A Cristofre on his breft of silver shene.
An horne he bare, the baudrik was of grene :

'110

115

So the Miller, ver. 3947, is careful “ 'To raven his estat of Ye"maurie.” The appropriation of the word to fignify a small landholder is more modern I apprehend.

Ň 10.4. perrock arwes] Arrows with peacock feathers. See Mr. Warton's illustration of this passage, Hift.of Eng. Poetry, p. 450.---There is a patent in Rymer, 15 R. II. “de arte fagit“tandi per Valettos Regis exercenda.” The Yeomen, and all other servants of the royal household, of whatever itate or of fice, under the degree of Yeomen, are ordered to carry bows and arrows with them whenever they ride, &c. in the king's train.

109. A not-bed] A head like a nut, from the bair probably being cut thort. It has since been called a round-head for thc same reason.

V. 115. A Cristofre] I do not see the meaning of this ornament. By the ftat. 37. Edw. III. yoinen are forbidden to wear any ornaments of gold or filvi7. Volume II.

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A forster was he sothely as I gesse.

Ther was also a Nonne, a Priorelle, That of hire smiling was ful simple and coy, Hire gretert othe n'as but by Seint Eloy, I 20 And she was cleped Madam Eglentine; Ful wel flie sange the service devine, Entuned in hire nose ful swetely;" And Frenche she spake ful fayre and fetilly, After the fccle of Stratford atte Bowe,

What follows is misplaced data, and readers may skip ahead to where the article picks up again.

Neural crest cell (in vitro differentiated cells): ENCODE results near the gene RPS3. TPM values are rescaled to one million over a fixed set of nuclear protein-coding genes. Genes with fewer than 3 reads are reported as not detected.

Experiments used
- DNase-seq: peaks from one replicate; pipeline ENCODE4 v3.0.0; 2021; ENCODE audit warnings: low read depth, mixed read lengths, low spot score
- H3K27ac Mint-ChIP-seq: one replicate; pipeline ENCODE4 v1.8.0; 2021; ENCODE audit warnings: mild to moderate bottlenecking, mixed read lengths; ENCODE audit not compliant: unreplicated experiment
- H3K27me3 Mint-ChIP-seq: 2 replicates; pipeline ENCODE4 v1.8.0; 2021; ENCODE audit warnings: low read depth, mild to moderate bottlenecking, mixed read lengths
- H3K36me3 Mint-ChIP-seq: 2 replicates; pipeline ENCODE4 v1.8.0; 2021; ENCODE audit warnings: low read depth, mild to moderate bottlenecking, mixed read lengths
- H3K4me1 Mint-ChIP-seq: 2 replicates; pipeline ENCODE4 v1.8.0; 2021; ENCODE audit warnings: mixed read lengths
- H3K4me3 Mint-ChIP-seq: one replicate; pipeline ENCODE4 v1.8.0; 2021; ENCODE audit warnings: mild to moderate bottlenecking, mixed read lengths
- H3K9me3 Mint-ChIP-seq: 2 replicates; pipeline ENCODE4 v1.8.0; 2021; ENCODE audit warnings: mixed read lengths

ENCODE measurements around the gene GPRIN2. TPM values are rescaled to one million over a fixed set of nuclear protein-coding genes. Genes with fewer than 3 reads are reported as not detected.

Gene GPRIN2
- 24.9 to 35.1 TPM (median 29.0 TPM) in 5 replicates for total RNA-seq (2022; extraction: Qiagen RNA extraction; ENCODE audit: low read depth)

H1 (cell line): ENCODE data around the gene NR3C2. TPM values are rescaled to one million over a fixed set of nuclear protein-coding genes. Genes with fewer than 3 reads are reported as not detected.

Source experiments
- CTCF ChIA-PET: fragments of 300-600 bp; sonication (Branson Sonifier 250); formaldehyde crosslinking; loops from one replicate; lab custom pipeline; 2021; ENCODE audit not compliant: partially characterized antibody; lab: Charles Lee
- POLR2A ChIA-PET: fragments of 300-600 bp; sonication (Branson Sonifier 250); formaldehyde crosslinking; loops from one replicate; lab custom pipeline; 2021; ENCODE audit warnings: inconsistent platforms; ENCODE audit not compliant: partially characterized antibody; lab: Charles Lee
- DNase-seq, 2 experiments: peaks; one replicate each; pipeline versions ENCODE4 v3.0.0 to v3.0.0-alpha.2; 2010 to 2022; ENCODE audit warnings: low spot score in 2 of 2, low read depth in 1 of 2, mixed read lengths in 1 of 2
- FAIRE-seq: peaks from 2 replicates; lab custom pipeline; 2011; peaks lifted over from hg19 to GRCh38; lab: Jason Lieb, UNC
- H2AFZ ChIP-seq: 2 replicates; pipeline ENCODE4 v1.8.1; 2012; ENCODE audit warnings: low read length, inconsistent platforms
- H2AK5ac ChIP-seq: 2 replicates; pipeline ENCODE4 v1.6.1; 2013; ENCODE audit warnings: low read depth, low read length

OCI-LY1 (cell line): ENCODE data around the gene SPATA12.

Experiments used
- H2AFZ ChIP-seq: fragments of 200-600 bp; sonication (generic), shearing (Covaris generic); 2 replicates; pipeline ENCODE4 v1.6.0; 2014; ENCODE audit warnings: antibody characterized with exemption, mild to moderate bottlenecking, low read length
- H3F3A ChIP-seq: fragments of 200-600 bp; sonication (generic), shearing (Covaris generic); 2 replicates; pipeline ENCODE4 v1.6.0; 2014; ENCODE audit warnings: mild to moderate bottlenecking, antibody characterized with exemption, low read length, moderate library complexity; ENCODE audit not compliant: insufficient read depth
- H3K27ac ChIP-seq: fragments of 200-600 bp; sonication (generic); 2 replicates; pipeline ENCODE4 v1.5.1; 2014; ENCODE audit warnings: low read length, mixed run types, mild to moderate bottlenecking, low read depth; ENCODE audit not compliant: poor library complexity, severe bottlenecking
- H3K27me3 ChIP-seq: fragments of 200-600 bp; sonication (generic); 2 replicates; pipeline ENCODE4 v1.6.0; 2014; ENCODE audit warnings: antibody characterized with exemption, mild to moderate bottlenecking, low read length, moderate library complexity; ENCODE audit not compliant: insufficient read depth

123 For Frenche of Paris was to hire unknowe: At mete was die wel ytaughte withalle, She lette no morsel from hire lippes falle,

V. 120. Seint Ficy] In Latin Sanctus Eligius. I have no authority but that of edit. Urr. for printirg this faint's name at length. In all thic mil. which I have seen it is abbreviated St. Loy, both in this place and in ver. 7146. The metre will be safe it orbe be pronounced as a disiyllable.

V.124. And frencbe Nie spake] It has been mentioned before [Flay, 5 c. 11. 55,] that Chaucer thought but meanly of the English-French spoken in his time. It was proper however that the Priorelle thould speak fome fort of French not only as a woman of fabion, (a character which she is represented to affe&, ver. 139, 140,) but as a religious person. The inftruc. tions from the Abbot of St. Albans to the nuns of Sopewell, in 1338, were in the French language. Şee Audt. Add. M. Paris, P. 1171.

V. 127. At mere] The following circumftances of behaviour at table are copied from Rom. de la R. 14178--14199 ;

Et bien le garde qu'elle ne moeille
Ses dogs au brouet jusqu'es Jointes, 36.
Si fagement port sa bouchee,
Que sur fon pied goutte d'en chee
De louppe, ne de laulle noise.
Et doit fi bien fa beuc be terdre
Tant qu'el n'y laille greffe aherdre
Au moins en la ley se de fleure.

Ne wette hire fingres in hire sauce depe;
Wel coude she carie a morsel and wel kepe,

130
Thatte no drope ne fell upon hire brest :
In curtefie was sette ful moche hire left:
Hire over lippe wiped she so clene
Thuc in hire cuppe was no ferthing sene
Of grefe whan she dronken hadde hire draught; 135
Full femely after hire mete fhe raught :
And sikerly she was of grete disport,
And ful pleasant and amiable of port,
And peined hire to contrefeten chere
Of court and bon estatelich of manere,

140 And to ben holden digne of reverence.

But for to speken of hire conscience, She was so charitable and so pitous She wolde wepe if that she saw a mous Caughte in a trappe if it were ded or bledde. 145 Of smale houndes hadde she that the fedde With rosted fiesh, and milk, and wastel brede, But fore wept she if on of hem were dede, Or if men (mote it with a' yerde smert; And all was conscience and tendre herte.

150 Ful femely hire wimple ypinched was, Hire nose tretis, hire eyen grey as glas; Hire mouth ful smale, and therto soft and red; But sikerly she hadde a fayre forehed : It was almost a spanne brode ! trowe,

155 For hardily she was not undergrowe.